Muslim Rebels Attack Central African Republic Church
BANGUI, Central African Republic (AP) — Muslim rebels stormed a Catholic church compound in the capital of Central African Republic on Wednesday, launching grenades and spraying civilians with gunfire, witnesses said. At least five bodies were brought to area hospitals, though some witnesses said the death toll could be as high as 30.
The attack on the compound at the church, where thousands of civilians had sought refuge from the violence ravaging Bangui's streets, is the largest and most brazen blamed on Muslim fighters since their Seleka coalition was ousted from power nearly five months ago.
Wednesday's attack marked a rare attack on a house of worship, as Catholic churches have served as sanctuaries for both Christian and Muslim civilians since the country erupted into sectarian bloodshed in December.
Fears escalated late Wednesday that the new bloodshed would spark reprisal attacks on the city's few remaining Muslims, most of whom fled the city in a mass exodus earlier this year that the U.N. has described as ethnic cleansing. In the hours that followed, Christian militia fighters began putting up road blockades around Bangui.
"We were in the church when were heard the shooting outside," the Rev. Freddy Mboula told The Associated Press. "There were screams and after 30 minutes of gunfire there were bodies everywhere."
There were conflicting reports of how many were killed, and fighting in the area also prohibited observers from independently confirming the toll. Mboula estimated that about 30 people were killed in the attack, including a priest. Associated Press journalists, however, counted five bodies brought to area hospitals and the toll remained unclear as night fell in Bangui.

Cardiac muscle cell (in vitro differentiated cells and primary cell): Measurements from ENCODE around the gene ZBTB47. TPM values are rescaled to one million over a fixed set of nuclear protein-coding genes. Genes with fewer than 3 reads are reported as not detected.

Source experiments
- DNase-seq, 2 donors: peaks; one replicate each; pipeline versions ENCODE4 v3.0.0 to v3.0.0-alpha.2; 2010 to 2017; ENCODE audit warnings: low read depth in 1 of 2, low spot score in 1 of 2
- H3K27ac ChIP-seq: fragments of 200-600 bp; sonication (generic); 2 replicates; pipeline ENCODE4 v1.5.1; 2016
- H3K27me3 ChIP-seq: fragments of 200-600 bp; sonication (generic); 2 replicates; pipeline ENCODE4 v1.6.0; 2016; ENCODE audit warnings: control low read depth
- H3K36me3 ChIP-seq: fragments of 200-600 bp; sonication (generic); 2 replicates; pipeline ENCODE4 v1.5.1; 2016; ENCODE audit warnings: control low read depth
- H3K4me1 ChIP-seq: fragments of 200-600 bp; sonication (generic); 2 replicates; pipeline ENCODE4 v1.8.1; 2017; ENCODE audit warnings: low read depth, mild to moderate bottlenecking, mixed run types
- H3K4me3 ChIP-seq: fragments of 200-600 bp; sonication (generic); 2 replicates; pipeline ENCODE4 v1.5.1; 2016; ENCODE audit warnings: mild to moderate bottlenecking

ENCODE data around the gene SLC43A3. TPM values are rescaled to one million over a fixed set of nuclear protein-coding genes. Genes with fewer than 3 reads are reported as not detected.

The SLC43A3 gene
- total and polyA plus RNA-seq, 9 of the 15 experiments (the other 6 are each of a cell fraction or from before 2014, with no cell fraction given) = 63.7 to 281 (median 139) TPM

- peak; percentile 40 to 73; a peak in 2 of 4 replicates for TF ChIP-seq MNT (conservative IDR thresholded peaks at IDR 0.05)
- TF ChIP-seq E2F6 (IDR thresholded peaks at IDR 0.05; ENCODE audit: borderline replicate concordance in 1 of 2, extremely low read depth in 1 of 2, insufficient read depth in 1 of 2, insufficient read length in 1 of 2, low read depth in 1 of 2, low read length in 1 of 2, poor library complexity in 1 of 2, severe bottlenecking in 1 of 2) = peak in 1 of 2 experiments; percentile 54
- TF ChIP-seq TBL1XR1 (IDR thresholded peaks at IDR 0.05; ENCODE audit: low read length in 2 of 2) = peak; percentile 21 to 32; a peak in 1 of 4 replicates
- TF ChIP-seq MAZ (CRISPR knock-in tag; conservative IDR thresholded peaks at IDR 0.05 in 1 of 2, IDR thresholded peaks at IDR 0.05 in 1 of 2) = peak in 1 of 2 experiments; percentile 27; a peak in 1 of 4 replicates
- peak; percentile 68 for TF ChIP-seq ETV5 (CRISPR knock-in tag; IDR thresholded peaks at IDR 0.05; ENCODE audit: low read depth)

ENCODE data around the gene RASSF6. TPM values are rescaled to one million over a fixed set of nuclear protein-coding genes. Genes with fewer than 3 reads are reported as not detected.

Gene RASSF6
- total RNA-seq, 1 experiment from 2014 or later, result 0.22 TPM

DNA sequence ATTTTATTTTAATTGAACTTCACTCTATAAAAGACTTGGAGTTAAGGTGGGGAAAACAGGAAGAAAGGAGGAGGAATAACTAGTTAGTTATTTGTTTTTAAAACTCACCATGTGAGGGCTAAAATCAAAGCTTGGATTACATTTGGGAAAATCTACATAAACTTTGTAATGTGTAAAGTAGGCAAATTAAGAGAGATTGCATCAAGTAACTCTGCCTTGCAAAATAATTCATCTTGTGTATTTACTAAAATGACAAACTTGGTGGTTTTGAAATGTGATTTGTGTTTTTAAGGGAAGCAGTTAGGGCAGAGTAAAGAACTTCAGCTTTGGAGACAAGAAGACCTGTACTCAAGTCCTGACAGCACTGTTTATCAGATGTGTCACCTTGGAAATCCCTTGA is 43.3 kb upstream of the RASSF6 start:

A political crisis took on inter-communal dimensions as hatred among the Christian majority grew toward a brutal Muslim rebel regime that had seized power by force in March 2013. Muslim civilians were largely spared, while the rebels looted, raped and killed Christians.
Most of the sectarian violence in Bangui since January — when the rebels were forced from power — has involved Christian militia fighters targeting Muslims. Previous attacks have launched tit-for-tat retaliatory violence in the capital of Bangui.
Since the ouster of the Muslim rebels, a transitional government led by interim President Catherine Samba-Panza has been tasked with organizing elections no later than February 2015. But many observers doubt such a vote can be held because of the ongoing violence, and because rebels destroyed scores of voting lists in the towns they ransacked across the country.
The crisis in Central African Republic has forced nearly 1 million people from their homes, and at one point nearly 100,000 sought shelter on the grounds of the Bangui airport, which has been guarded by French and now other European peacekeepers.
Larson reported from Dakar, Senegal. Associated Press journalist Jerome Delay contributed to this report from Bangui, Central African Republic.